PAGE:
Last night I had the pleasure of attending the first preview of a new musical featuring the lyrics of Mark Campbell, librettist for The Inspector (premiering April 27 at The Barns!). This isn’t a “review” blog, and I’m not a critic. Nor would it be fair to post any of my opinions about a show that’s in previews. (I will say that I had a marvelous time:)) But one aspect of my experience had little to do with the piece, and much to do with what I expected at Signature.
Signature was long known in the DC area for combining Broadway-quality productions with an intimate playing space, using live orchestras with unamplified performers. That was my experience there, as a patron at the old black box theatre, and at their wonderful new space in Shirlington. It has been two years since I’ve seen a show there, though, and I was stunned that the whole thing was amplified. (Obviously this change kicked in a few years ago, but I’m a little slow… I think the Into the Woods that I saw might have been one of the last productions in the old style.)
Clearly, there’s a certain brand of modern musical that is written for amplified and electronic forces. Trying to do a show in the Rent mold without microphones is kind of insane. But the musical I saw has a partial retro feel and was written for real voices and a completely acoustic orchestra of strings, winds, percussion and keyboard. I was sitting in the back half of the house, but I was still only about 30-40 feet away from the singers. Yet every decibel I could hear came from speakers above the stage, the amplified sound eclipsing everything else.
The big advantage? Well, clearly, there wasn’t a single thing that was so soft as to be inaudible. You could hear every consonant, every breath. You don’t miss a single thing this way.
But (at the risk of sounding like an old fart, which, strictly speaking, I suppose I am…), I feel we’ve given up a lot.
The overall decibel level was compressed into a range at which the crowd scenes didn’t sound that much louder than the ballads. You lose a lot of dramatic range that way, and everything feels too much the same even when it’s not.
During the ensemble numbers, I often had to scan the stage to see whose lips were moving, as everyone’s sound came from exactly the same place at the top of the proscenium.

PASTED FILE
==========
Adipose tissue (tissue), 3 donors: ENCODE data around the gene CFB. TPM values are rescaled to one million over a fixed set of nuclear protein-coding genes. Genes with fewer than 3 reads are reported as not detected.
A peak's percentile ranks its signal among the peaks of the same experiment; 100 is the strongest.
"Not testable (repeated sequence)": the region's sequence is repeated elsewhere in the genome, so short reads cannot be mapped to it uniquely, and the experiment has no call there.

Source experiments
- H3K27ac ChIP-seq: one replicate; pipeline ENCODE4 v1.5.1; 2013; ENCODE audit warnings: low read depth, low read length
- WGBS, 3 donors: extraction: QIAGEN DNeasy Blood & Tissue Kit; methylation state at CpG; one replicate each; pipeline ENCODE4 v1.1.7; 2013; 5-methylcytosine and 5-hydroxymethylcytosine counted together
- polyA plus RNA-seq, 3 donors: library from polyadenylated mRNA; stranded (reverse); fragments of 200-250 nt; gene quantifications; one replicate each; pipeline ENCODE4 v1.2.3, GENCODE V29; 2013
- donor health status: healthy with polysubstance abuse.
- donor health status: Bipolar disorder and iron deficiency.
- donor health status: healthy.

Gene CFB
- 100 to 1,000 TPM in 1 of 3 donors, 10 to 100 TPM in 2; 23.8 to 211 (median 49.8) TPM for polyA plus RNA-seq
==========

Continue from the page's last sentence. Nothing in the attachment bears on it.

The one-on-a-part orchestral musicians were amazingly fabulous, but the amplification rarely gave the band a chance to outline the various colors and mixtures that the composer intended.
And finally, the disembodied voices kept me from really integrating them into the characters and actors themselves, in a way I’ve come to expect with acoustic singing. I want to see and hear and feel the voice as it comes out of the body, and displacing it is somehow disorienting on more than an aural level.
Now, none of this is to say that I took issue with the sound design, the equipment, the general way in which this all was done. Frankly, it’s kind of amazing to me that sound designers and engineers can do this job so well. That kind of criticism is above my pay grade, and I’m not an expert. It seemed to be done perfectly well, but I had gone to the theatre expecting intimacy and I got something that was in-my-face.
As the head of a company that will be performing Sondheim with amplification this summer, I realize that I shouldn’t get on a horse that’s too high. We did this same piece in our chamber theatre 6 years ago and exulted in performing it without a net. (One critic called it “blissfully unamplified.) But singing in a 7,000-seat space with a 75-piece orchestra is quite another thing; and when we raise the razor high in July, it will be with body mics.
Well, this has been a bit of a rant, but the topic has consumed many of my brain cells today, and getting it down into words might help me move on to my real work:) I guess I’m happy to work in an acoustic art form, and I suppose I’ve gotten pretty attached to some of its assets.